Baroness Cumberlege

My Lords, does the Minister agree that waiting times are now longer than they were when the Conservative government left office?

Lord McIntosh of Haringey

My Lords, there are many definitions of waiting times.

Noble Lords


Lord McIntosh of Haringey

My Lords, that is a matter of fact. Waiting lists are down by 100,000, and the noble Baroness can take any other measure that she cares to choose.

The Countess of Mar

My Lords, first, will the noble Lord confirm that the Opposition are not responsible for answering Questions at Question Time? Secondly, why is it that in our small rural locality in Worcestershire you now have to wait up to a month to see a general practitioner? You can be dead by then!

Lord McIntosh of Haringey

My Lords, I do not know about rural Worcestershire, but in my part of north London you cannot get to see your GP as quickly as you ought to be able to do. Of course, there are defects in many parts of the country. That is why we have set targets for the specific question raised by the noble Countess; namely, the issue of waiting times to see a general practitioner.

Lord Saatchi

My Lords, on the crucial question of public health, would not people be more willing to forgive the Government for all their splits at the top between the Prime Minister and the Chancellor, their wriggling from pledge to aspiration, and their twists and turns over dates and amounts, were it not for the fact that this is the Government who rose to power under the cynical and ruthless banner "24 hours to save the NHS"?

Lord McIntosh of Haringey

My Lords, I have always found that scripted abuse goes down very badly in this House. The noble Lord has not added very much to the debate.

Lord Renton of Mount Harry

My Lords, does the Minister agree that in almost every European country the percentage of health spending that comes through private health insurance is higher than it is in this country? Furthermore, Mr Wanless has said that he did not look in any great detail at the operation of private health insurance in France and Germany. Surely it would make sense for the Government to look more closely at the effectiveness of private health insurance and what contribution it can make before taking any final decisions on how the NHS should be financed.

Lord McIntosh of Haringey

My Lords, I agree with part of the noble Lord's premise. I do not agree with the conclusion that he draws. Yes, it is true that in many other European countries expenditure on private health insurance is substantially greater than it is in this country. The preliminary report by Mr Wanless—which is a serious report of 222 pages—states that there is no evidence that to extend the role of private insurance in this country would improve the efficiency of our health service. Indeed, the evidence is in the other direction. In this country we have—I am not saying that this is the only judgment—probably the most efficient health service in Europe. We have better bed use. We have better equity, in the sense that fewer people are being deprived of treatment because of the cost. Of course, there are other considerations. However, the importation wholesale of other people's solutions, when they themselves are questioning them, is slightly dubious.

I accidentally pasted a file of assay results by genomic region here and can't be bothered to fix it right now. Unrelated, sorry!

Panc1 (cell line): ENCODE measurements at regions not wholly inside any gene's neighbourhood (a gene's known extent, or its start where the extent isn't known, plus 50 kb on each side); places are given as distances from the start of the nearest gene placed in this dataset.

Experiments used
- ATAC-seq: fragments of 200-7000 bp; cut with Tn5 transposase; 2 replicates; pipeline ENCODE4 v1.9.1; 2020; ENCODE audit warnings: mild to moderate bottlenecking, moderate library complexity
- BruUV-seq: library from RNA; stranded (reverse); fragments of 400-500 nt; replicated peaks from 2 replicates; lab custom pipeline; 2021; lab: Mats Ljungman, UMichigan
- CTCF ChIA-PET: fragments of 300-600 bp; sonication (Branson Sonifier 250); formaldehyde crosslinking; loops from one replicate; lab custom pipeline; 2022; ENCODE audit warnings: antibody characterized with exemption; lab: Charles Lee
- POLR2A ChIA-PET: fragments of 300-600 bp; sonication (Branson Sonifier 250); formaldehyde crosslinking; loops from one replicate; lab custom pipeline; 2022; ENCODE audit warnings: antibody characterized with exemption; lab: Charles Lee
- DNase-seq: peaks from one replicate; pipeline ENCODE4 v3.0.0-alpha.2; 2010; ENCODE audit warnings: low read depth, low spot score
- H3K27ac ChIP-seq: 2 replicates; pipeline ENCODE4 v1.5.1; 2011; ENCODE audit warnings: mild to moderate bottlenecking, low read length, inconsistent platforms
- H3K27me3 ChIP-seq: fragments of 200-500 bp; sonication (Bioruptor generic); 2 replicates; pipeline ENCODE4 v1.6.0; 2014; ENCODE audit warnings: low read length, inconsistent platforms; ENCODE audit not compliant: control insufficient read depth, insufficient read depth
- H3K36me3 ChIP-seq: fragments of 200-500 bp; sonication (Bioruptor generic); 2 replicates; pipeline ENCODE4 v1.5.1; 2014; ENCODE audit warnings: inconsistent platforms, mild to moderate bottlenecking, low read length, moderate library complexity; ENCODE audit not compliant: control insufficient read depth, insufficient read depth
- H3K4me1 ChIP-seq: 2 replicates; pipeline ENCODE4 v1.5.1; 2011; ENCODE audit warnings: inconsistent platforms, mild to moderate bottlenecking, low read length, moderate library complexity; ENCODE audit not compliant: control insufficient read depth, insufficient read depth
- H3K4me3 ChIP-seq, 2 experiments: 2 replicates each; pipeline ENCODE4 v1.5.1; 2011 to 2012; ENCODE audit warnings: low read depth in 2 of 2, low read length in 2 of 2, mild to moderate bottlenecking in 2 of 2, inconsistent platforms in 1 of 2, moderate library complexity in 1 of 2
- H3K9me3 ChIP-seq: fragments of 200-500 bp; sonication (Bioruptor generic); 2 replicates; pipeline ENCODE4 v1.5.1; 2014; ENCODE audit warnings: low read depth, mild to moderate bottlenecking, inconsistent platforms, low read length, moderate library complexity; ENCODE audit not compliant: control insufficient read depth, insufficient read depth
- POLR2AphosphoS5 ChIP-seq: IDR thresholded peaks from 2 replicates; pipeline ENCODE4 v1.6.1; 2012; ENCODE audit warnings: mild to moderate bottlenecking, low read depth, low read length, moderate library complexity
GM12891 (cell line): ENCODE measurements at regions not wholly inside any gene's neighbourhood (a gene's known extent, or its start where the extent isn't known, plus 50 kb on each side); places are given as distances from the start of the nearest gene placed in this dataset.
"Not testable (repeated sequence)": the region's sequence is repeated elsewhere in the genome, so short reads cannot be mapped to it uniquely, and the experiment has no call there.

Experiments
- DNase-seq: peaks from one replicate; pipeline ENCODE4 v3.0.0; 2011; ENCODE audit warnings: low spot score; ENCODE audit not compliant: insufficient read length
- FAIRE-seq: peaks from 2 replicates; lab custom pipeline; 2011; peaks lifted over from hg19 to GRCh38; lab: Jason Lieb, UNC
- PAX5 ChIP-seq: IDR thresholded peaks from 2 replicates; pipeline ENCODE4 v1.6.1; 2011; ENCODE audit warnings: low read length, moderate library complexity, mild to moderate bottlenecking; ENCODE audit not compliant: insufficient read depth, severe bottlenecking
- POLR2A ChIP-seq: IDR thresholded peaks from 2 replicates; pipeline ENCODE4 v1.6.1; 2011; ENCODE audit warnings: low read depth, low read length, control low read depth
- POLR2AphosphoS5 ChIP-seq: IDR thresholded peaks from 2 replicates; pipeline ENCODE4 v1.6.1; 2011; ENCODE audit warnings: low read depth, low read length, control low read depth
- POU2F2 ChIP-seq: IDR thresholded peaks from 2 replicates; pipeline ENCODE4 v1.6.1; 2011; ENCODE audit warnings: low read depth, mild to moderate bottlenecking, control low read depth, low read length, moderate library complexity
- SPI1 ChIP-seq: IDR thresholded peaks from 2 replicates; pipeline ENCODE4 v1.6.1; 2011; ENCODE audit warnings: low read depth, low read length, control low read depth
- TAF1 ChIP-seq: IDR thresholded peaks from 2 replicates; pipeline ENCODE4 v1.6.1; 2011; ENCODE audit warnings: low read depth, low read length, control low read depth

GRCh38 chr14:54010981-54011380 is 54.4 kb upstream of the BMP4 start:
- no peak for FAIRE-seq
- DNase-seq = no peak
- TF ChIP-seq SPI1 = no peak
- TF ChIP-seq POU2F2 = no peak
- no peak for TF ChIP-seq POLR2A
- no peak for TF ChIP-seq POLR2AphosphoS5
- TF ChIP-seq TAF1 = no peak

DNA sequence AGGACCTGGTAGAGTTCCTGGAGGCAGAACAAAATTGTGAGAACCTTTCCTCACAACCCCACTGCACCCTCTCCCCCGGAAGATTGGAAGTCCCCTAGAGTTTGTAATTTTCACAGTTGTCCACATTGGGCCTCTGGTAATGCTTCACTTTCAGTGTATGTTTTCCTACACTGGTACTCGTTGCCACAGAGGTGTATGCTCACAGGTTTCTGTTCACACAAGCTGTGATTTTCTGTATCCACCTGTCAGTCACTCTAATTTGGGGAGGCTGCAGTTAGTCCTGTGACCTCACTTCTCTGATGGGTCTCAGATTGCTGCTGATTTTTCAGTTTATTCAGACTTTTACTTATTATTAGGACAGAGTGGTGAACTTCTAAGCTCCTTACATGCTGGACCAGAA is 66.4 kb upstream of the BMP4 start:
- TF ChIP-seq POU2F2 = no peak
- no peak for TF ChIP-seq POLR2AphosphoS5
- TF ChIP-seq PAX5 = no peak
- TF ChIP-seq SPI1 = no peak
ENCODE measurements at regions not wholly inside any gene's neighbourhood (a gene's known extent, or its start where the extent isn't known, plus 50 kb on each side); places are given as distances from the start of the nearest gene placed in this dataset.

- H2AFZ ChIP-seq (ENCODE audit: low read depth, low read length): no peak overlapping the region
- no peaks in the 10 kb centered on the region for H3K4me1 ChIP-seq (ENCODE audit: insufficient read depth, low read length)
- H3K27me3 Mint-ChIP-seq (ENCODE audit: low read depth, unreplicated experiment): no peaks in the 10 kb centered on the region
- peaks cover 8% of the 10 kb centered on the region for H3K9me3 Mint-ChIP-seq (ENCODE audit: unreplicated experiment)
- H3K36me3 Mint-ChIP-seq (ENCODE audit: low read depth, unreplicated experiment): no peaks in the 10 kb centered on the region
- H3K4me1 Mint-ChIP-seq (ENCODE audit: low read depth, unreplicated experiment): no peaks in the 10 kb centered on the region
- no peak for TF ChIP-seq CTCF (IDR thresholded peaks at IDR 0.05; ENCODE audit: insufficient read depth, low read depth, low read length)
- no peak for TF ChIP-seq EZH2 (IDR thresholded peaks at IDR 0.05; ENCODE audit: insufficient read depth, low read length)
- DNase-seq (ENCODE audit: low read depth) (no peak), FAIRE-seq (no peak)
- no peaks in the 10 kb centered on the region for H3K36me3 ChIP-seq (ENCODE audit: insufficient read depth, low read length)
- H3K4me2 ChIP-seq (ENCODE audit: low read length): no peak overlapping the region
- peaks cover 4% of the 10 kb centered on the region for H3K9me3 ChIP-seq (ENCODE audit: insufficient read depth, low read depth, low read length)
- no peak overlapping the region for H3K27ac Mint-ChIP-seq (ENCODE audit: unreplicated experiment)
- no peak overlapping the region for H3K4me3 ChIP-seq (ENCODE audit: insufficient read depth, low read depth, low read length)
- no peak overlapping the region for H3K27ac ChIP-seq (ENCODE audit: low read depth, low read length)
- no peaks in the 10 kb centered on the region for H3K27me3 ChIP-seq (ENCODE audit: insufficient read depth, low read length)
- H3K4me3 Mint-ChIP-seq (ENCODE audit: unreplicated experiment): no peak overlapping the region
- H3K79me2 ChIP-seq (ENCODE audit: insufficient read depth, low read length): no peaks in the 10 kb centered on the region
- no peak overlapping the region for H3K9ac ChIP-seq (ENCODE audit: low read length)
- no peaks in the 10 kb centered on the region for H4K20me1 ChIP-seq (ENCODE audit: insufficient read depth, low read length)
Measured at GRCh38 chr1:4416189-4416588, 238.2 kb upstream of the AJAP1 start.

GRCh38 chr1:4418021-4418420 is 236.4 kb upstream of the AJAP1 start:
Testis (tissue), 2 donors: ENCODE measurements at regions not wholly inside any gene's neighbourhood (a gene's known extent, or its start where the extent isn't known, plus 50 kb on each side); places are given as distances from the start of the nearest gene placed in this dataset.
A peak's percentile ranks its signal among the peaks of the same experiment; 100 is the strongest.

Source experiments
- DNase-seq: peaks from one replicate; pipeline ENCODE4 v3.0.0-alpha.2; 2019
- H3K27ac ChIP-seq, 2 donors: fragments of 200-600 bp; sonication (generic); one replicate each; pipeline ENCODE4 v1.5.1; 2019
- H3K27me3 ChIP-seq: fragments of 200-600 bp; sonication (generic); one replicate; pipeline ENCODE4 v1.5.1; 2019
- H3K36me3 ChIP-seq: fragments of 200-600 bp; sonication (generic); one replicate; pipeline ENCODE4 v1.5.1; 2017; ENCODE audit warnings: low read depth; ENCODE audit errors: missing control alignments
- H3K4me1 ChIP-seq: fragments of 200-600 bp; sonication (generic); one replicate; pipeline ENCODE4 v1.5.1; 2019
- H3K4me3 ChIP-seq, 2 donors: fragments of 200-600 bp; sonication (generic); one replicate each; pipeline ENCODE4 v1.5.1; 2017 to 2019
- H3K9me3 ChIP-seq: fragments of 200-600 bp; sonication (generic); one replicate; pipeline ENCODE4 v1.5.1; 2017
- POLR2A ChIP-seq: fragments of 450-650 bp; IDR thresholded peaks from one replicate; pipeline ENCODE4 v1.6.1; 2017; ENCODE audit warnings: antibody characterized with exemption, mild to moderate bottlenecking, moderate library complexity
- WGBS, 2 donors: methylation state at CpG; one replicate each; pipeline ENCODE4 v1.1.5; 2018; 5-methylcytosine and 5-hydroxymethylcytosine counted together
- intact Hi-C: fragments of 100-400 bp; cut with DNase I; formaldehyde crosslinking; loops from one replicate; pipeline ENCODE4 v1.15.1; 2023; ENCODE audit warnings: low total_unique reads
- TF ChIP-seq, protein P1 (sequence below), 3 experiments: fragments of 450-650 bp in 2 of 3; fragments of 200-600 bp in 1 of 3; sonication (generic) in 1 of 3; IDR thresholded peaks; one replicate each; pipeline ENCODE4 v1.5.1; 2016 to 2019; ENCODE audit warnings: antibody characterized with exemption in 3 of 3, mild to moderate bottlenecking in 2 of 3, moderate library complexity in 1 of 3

Lord Walton of Detchant

My Lords, does the Minister recall that, in a major debate on the National Health Service in this House on 21st November, one of the problems highlighted was that we have approximately half the number of GPs and consultants, in all specialties, compared with our European competitors? Is that not one of the major problems causing the difficulties that we are presently encountering in the NHS?

Lord McIntosh of Haringey

My Lords, I do riot know that one-half of the European average is the correct figure. I do not have exactly that figure. But we have increased the number of nurses since 1997 by 17,000 and an additional 5,000 are in training. That is huge increase. We have also increased the number of doctors by 7,000 since 1997. Those are real achievements.

Lord Mackie of Benshie

My Lords, will the Minister—whom we all hold in high regard—tell the House whether the NHS could afford some throat pastilles for him?

Baroness Noakes

My Lords, can the noble Lord shed any light on the Government's target for NHS spending compared to the European average? Is that target to be achieved in 2005 or, as we now understand, 2006? How is the average to be calculated?

Lord McIntosh of Haringey

My Lords, the most recent figure for the European average is 7.9 per cent of GDP. Clearly, the figures are not immutable. Governments will make changes in their decisions on health spending, and changes in GDP will affect the average. The Prime Minister and the Chancellor have highlighted, very effectively and in vivid terms, the extent to which our health service does in some respects fall behind the best in Europe and the extent to which, in order to correct the position, the NHS needs additional resources which were denied to it by the previous government.